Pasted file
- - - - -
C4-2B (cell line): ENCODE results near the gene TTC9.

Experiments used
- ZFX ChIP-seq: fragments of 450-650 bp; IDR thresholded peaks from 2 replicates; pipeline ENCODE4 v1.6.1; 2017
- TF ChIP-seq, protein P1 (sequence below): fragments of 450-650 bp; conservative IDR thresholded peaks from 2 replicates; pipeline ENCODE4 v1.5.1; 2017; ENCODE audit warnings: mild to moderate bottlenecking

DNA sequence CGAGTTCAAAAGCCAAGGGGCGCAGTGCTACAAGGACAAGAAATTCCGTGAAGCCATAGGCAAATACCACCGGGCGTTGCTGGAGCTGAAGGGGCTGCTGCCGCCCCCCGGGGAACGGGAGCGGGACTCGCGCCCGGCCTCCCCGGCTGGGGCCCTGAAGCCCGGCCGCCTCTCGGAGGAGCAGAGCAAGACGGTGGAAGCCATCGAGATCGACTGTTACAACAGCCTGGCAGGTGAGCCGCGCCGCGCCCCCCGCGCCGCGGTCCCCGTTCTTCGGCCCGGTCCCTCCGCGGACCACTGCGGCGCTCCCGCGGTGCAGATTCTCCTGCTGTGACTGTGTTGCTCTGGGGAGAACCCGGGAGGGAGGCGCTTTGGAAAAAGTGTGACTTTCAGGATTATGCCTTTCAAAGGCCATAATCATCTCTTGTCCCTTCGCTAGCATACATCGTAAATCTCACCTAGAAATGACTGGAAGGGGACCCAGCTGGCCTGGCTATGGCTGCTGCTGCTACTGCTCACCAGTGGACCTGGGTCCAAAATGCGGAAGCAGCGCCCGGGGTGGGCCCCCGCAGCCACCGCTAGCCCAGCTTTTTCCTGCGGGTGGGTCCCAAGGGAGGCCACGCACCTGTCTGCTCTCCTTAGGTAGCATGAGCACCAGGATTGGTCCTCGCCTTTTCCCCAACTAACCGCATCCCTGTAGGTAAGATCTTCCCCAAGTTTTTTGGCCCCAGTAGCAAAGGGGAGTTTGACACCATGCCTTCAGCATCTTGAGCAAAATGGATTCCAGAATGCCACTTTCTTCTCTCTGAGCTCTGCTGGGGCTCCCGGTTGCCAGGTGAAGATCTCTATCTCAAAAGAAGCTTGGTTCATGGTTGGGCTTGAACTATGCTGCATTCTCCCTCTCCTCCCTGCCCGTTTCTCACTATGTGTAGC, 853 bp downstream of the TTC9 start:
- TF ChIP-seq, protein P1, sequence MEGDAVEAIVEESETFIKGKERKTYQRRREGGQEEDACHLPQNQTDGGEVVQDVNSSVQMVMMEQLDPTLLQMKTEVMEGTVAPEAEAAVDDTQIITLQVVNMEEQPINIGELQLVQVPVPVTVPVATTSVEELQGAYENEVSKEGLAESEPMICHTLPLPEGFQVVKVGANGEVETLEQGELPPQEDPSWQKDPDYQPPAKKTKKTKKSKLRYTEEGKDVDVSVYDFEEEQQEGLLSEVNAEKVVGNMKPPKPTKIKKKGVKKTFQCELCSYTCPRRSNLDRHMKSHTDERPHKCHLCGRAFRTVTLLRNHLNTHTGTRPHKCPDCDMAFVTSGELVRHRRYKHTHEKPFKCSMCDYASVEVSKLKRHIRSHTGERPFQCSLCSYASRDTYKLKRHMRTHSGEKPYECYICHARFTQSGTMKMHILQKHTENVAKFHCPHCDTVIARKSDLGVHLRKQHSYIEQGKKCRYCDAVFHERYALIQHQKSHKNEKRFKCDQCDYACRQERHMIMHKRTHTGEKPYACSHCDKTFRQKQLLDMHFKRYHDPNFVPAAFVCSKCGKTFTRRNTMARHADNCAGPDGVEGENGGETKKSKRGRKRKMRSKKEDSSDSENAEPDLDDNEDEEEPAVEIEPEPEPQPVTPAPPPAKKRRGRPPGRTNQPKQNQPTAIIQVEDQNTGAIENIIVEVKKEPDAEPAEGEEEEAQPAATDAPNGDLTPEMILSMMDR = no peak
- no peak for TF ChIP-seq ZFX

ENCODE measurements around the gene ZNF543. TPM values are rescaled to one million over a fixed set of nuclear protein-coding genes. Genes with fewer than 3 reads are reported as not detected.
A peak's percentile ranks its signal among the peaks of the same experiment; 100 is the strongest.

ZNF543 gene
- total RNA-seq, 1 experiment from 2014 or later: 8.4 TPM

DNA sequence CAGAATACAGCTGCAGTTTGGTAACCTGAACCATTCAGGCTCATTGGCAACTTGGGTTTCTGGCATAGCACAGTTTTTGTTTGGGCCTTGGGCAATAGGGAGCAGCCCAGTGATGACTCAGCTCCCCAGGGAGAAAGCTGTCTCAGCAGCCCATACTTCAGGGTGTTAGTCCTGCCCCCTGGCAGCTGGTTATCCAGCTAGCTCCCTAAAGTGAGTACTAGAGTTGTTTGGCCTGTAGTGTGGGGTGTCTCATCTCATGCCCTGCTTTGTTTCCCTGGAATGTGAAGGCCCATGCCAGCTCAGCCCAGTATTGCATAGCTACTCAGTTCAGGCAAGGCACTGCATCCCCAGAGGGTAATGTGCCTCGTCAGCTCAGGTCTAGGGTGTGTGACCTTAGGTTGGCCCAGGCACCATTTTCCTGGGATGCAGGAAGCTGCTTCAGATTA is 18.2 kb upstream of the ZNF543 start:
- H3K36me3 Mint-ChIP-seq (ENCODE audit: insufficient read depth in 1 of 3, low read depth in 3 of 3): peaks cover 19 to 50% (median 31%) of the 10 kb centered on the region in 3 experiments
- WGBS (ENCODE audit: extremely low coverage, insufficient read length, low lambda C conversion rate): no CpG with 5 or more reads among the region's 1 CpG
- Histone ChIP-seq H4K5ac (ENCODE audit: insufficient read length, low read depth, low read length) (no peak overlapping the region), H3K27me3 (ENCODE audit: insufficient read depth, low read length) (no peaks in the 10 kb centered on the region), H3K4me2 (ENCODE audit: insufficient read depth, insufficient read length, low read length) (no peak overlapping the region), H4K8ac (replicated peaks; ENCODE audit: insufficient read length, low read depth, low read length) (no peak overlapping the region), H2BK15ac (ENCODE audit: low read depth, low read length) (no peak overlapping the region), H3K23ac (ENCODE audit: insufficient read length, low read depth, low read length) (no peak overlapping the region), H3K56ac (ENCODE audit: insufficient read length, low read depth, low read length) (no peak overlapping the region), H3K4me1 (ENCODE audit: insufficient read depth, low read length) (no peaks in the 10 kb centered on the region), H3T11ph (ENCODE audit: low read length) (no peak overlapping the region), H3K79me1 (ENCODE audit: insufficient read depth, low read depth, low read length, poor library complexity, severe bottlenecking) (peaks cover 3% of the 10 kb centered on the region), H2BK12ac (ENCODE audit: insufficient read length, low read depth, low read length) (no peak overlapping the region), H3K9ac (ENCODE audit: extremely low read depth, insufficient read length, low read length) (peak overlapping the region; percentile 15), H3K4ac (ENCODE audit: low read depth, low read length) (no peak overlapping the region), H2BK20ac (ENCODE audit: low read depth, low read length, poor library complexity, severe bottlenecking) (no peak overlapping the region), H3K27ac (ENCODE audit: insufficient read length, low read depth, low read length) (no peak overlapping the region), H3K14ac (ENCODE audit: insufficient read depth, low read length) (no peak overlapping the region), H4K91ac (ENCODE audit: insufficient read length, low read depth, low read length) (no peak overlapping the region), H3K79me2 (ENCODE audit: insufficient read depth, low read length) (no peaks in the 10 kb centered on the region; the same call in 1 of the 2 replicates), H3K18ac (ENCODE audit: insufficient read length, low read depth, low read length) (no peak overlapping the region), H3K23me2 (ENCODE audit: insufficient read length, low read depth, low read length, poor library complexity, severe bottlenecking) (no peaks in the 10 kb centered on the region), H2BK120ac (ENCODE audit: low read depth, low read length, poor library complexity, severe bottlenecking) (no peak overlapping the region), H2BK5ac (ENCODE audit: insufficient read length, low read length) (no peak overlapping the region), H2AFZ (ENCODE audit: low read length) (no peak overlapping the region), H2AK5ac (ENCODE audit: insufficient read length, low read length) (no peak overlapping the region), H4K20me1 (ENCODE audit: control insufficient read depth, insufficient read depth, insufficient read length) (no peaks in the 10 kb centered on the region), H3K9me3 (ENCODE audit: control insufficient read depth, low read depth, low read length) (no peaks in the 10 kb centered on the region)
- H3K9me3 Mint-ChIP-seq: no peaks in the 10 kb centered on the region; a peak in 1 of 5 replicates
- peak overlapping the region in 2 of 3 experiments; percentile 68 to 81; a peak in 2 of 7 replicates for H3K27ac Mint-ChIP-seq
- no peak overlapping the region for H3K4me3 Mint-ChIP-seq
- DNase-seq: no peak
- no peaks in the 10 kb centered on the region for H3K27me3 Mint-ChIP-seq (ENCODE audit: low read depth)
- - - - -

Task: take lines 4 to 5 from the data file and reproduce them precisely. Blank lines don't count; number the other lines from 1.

- TF ChIP-seq, protein P1 (sequence below): fragments of 450-650 bp; conservative IDR thresholded peaks from 2 replicates; pipeline ENCODE4 v1.5.1; 2017; ENCODE audit warnings: mild to moderate bottlenecking

DNA sequence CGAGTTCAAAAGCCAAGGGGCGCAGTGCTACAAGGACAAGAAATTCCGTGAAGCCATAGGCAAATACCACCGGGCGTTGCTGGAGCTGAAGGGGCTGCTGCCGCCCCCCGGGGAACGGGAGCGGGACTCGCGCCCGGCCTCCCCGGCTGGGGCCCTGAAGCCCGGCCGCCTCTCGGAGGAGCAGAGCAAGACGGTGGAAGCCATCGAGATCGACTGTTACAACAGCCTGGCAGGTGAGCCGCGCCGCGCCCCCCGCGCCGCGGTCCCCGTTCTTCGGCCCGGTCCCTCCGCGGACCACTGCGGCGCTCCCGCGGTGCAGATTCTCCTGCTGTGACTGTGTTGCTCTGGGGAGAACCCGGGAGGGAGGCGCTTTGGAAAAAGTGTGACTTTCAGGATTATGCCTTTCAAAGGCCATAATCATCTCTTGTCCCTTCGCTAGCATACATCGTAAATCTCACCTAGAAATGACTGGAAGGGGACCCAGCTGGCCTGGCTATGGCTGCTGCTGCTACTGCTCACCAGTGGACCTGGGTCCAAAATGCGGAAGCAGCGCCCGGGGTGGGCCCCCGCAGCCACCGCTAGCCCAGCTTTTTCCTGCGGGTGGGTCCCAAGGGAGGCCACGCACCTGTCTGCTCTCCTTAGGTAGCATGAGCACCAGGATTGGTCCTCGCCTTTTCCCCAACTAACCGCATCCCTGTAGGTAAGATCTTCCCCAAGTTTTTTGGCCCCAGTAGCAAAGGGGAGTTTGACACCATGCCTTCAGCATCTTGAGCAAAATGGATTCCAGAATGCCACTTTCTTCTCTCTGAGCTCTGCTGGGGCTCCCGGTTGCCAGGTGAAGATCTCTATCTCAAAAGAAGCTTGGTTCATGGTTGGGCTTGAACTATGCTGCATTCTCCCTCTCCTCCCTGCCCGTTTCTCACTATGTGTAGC, 853 bp downstream of the TTC9 start: